What you eat is an important part of the treatment plan for diabetes. A vegan diet, whether it's a diet you currently follow or one you're considering, can not only help you manage your blood sugar, but may also help improve heart health. A vegan diet is a plant-based diet that omits all animal products, including dairy, eggs and honey. Consult your doctor to discuss a vegan diet for managing your diabetes.
Benefits of Vegan Diet for Diabetes
People with Type 2 diabetes who follow a vegan diet have better control over their blood sugar than those who follow a traditional diet for diabetes, according to a 2009 article in Nutrition Review. The vegan diet improves blood sugar control by promoting greater weight loss and including more low-glycemic foods -- carbohydrate foods with less of an effect on blood sugar.
But it's not just your blood sugar that benefits. The vegan diet is also high-fiber, so you may also see an improvement in your cholesterol levels. In fact, the Nutrition Reviews article reported a reduction in the progression of atherosclerosis in people with diabetes who eat a vegan diet.
Vegan Diabetes Diet Basics
While eating a vegan diet certainly helps you get better control over your blood sugar, carbs still count. The foods you eat provide carbohydrates, protein and fat, but carbohydrates have the greatest impact on blood sugar. Controlling the amount of carbs you eat at each meal is recommended for better blood sugar control.
Your doctor or dietitian can help you determine the amount of carbs you should eat at each meal. The American Diabetes Association suggests 45 grams to 60 grams to start.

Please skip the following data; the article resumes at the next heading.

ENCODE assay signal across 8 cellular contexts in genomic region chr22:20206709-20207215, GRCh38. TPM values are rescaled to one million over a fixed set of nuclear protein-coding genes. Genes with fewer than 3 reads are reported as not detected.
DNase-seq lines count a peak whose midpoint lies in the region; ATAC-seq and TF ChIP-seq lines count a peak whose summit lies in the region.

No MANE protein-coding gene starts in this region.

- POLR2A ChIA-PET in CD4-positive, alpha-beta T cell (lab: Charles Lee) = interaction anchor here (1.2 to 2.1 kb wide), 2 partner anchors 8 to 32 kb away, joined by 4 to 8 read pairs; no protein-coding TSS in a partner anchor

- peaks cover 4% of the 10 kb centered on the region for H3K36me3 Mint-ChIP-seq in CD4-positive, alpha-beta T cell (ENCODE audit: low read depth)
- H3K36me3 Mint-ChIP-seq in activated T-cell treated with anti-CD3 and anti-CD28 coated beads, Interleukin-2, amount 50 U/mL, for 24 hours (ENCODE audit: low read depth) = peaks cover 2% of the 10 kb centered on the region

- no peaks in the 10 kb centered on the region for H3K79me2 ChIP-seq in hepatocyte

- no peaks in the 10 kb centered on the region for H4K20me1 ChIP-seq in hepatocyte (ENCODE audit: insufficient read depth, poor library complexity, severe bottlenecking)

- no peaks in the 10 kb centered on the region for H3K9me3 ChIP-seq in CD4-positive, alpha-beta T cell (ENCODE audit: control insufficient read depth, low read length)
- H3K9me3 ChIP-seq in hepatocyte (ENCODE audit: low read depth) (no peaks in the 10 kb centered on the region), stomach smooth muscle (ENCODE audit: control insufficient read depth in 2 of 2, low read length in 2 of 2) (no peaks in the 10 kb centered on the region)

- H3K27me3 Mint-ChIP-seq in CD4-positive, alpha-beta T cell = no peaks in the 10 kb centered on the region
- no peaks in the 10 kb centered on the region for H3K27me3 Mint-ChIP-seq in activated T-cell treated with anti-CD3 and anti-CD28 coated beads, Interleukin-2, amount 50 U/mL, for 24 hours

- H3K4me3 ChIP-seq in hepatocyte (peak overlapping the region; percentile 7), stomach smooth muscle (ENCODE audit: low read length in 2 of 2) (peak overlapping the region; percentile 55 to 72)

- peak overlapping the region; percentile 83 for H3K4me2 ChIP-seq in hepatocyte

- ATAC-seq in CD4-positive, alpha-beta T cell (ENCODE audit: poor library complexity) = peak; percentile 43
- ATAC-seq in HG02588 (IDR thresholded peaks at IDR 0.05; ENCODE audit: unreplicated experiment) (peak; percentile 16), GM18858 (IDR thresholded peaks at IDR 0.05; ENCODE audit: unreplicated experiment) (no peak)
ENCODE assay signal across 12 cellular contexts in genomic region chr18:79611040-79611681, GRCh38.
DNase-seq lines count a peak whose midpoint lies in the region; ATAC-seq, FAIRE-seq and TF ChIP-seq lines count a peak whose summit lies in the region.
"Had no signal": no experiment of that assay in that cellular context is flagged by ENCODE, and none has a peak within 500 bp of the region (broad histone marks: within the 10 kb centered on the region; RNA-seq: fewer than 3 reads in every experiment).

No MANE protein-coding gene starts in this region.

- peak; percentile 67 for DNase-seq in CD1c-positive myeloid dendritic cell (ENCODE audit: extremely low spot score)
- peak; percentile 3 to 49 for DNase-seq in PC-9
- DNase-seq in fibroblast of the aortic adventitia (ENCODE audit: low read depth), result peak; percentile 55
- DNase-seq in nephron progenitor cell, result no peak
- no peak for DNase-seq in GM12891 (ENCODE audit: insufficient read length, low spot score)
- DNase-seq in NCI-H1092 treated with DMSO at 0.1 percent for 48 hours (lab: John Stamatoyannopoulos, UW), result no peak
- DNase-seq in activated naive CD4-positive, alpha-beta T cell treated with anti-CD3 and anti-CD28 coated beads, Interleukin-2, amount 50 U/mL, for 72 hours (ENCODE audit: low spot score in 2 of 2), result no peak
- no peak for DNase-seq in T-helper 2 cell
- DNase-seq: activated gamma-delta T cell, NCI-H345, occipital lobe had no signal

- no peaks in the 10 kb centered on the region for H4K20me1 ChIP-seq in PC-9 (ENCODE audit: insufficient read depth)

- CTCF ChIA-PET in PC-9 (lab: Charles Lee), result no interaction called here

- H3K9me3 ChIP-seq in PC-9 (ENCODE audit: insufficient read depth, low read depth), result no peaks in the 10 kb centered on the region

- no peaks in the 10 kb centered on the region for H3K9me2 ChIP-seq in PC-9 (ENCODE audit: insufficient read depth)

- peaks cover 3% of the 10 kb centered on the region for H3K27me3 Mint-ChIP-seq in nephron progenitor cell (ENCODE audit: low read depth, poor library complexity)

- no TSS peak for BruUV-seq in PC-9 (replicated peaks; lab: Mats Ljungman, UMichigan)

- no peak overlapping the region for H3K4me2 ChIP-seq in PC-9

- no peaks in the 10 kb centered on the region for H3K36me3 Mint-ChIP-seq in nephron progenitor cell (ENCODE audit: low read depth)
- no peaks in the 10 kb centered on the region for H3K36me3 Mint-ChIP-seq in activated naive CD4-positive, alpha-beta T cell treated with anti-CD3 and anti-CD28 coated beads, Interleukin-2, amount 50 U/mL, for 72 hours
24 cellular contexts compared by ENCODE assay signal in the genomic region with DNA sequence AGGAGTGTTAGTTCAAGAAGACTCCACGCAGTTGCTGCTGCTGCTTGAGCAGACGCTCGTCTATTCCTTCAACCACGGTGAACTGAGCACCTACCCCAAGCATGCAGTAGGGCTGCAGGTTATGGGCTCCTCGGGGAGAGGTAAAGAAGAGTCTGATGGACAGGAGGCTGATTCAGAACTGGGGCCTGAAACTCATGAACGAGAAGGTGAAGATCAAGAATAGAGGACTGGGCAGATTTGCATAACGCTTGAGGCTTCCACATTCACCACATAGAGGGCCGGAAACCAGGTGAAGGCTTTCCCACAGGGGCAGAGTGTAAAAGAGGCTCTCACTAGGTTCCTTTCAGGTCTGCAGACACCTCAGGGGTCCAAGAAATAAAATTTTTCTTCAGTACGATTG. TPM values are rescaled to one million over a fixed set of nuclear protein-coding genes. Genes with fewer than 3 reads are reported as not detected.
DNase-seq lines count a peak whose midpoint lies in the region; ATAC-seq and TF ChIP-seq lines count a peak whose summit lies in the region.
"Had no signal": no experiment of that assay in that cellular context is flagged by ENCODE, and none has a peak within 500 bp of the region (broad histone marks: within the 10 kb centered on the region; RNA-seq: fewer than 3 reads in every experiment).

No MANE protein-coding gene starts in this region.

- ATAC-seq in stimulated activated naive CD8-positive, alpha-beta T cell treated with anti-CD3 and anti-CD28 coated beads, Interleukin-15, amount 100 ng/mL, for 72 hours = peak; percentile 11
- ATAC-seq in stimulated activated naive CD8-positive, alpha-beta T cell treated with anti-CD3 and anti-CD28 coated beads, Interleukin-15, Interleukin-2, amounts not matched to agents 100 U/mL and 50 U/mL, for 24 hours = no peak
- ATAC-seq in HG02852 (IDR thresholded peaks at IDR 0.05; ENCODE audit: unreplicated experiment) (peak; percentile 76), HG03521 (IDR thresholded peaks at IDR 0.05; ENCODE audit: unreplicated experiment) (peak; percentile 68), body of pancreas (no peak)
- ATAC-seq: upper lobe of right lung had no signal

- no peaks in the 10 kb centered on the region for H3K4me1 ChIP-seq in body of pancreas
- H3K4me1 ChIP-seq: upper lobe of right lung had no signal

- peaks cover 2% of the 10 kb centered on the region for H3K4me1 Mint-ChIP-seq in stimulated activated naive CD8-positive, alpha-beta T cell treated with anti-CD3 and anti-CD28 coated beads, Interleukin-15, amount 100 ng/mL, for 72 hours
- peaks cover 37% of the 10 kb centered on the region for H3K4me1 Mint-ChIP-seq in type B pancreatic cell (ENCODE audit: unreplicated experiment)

Counting Vegan Carbs
Carbohydrates in the vegan diet include grains, beans, lentils, fruit, starchy vegetables such as potatoes or peas and plant-based milk alternatives such as soy milk. A serving of a carbohydrate food contains about 15 grams of carbs.
On a vegan diet, a 15-gram carbohydrate serving is equal to one slice of whole-wheat bread, 1/3 cup of brown rice, 1/2 cup of whole-wheat pasta, one small tortilla, 1/2 cup of cooked cereal, one small piece of fruit, 1/2 cup of cut fruit, 1 cup of soy milk, 1/2 cup of beans or lentils and 1/2 cup of a starchy vegetable. Beans and lentils are considered both carbs and protein foods on the vegan diet.
Other protein foods, such as tofu and nuts, as well as fats such as oil, do not contain any carbohydrates. Nonstarchy vegetables such as mixed greens, broccoli and peppers are also generally not counted as carbs.
Vegan Diabetic Menu
A healthy 45-gram vegan breakfast might include two slices of whole-wheat toast with peanut butter and a small apple. For lunch, you can control carbs and blood sugar with a 6-inch whole-wheat tortilla filled with 1/2 cup of pureed beans and 1/3 cup of brown rice served with mixed greens topped with low-fat salad dressing. This meal also contains 45 grams of carbohydrates.
Stir-fry 1/2 cup of tofu, six cashews and 2 cups of mixed nonstarchy veggies such as carrots, peppers, bok choy and mung beans in vegetable oil and low-sodium soy sauce and serve with 1 cup of brown rice for a 45-gram carb dinner.
If you like to snack, carb-free options include a handful of nuts, carrot sticks and cucumber slices drizzled with olive oil and balsamic vinegar, 1 cup of air-popped popcorn or eight green olives.
- Physicians Committee for Responsible Medicine: The Vegan Diet How-to Guide for Diabetes
- Nutrition Reviews: Vegetarian and Vegan Diets in Type 2 Diabetes Management
- The American Journal of Clinical Nutrition: A Low-Fat Vegan Diet and a Conventional Diabetes Diet in the Treatment of Type 2 Diabetes: A Randomized, Controlled, 74-Week Clinical Trial
- The University of Sydney: About Glycemic Index
- Vegetarian Resource Group: Vegan Menu for People With Diabetes
- American Diabetes Association: Carbohydrate Counting
- American Diabetes Association: Snacks
- Photo Credit Design Pics/Design Pics/Getty Images
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